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    Reduced visibility is an indicator of poor air quality. Moreover, degradation in visibility can be hazardous to human safety; for example, low visibility can lead to road, rail, sea and air accidents. In this paper, we explore the combined influence of atmospheric aerosol particle and gas characteristics, and meteorology, on long-term visibility. We use visibility data from eight meteorological stations, situated in the UK, which have been running since the 1950s. The site locations include urban, rural and marine environments.<br><br> Most stations show a long-term trend of increasing visibility, which is indicative of reductions in air pollution, especially in urban areas. Additionally, the visibility at all sites shows a very clear dependence on relative humidity, indicating the importance of aerosol hygroscopicity on the ability of aerosol particles to scatter radiation. The dependence of visibility on other meteorological parameters, such as wind speed and wind direction, is also investigated. Most stations show long-term increases in temperature which can be ascribed to climate change, land-use changes (e.g. urban heat island effects) or a combination of both; the observed effect is greatest in urban areas. The impact of this temperature change upon local relative humidity is discussed. <br><br> To explain the long-term visibility trends and their dependence on meteorological conditions, the measured data were fitted to a newly developed light-extinction model to generate predictions of historic aerosol and gas scattering and absorbing properties. In general, an excellent fit was achieved between measured and modelled visibility for all eight sites. The model incorporates parameterizations of aerosol hygroscopicity, particle concentration, particle scattering, and particle and gas absorption. This new model should be applicable and is easily transferrable to other data sets worldwide. Hence, historical visibility data can be used to assess trends in aerosol particle properties. This approach may help constrain global model simulations which attempt to generate aerosol fields for time periods when observational data are scarce or non-existent. Both the measured visibility and the modelled aerosol properties reported in this paper highlight the success of the UK's Clean Air Act, which was passed in 1956, in cleaning the atmosphere of visibility-reducing pollutants.</p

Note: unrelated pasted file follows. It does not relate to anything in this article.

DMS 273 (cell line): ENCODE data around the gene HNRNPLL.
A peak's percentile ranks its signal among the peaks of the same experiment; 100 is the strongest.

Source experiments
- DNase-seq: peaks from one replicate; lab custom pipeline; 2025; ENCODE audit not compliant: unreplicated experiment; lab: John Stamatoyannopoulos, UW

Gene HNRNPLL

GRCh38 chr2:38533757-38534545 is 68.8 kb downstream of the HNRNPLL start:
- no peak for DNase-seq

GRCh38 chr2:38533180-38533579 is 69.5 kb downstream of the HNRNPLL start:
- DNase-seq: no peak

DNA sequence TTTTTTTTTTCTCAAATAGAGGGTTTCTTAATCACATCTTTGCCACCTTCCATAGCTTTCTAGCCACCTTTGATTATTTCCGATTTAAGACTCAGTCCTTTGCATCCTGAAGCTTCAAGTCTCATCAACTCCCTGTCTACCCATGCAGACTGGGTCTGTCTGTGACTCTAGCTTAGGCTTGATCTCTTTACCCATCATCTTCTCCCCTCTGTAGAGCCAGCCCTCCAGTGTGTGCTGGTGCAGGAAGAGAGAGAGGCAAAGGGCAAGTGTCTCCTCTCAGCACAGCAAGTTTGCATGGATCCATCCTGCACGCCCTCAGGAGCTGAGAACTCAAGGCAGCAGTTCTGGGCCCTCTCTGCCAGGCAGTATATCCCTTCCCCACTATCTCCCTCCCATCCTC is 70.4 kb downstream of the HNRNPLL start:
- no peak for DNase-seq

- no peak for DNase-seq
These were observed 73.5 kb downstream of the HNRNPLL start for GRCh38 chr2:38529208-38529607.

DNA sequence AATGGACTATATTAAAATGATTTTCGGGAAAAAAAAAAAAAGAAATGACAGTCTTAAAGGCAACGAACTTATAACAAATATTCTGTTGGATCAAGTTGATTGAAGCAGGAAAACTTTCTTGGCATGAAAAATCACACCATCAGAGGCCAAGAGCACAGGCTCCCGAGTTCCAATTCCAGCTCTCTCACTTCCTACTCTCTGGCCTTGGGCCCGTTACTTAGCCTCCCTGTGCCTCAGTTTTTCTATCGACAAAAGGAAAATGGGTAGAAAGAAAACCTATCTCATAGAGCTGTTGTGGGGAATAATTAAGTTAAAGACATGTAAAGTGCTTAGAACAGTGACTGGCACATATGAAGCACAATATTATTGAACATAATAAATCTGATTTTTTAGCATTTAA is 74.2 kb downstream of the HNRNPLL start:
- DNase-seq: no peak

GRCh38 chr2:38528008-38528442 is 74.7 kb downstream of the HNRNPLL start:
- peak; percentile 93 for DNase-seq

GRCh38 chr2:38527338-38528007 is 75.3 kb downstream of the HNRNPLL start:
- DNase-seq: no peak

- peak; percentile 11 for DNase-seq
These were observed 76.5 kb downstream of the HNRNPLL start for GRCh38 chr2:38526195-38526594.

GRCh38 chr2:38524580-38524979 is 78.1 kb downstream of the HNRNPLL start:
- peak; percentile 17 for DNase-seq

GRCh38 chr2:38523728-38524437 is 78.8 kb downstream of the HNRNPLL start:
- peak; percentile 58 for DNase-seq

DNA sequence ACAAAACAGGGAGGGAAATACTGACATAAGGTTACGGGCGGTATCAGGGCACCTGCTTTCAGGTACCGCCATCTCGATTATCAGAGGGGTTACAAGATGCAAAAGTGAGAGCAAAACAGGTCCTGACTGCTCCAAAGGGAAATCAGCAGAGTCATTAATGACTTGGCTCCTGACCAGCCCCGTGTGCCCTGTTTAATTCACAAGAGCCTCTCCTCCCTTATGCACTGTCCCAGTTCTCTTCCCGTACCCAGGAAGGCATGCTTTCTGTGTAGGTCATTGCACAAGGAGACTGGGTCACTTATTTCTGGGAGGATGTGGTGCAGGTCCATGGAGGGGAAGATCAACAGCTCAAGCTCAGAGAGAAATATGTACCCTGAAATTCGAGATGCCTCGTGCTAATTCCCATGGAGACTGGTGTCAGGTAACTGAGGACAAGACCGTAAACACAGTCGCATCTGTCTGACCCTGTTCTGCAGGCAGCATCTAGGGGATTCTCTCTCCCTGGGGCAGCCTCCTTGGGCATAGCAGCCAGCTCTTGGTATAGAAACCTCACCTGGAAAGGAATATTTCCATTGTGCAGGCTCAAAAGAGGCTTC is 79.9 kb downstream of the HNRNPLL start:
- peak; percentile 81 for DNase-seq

Evidence for renoxification in the tropical marine boundary layer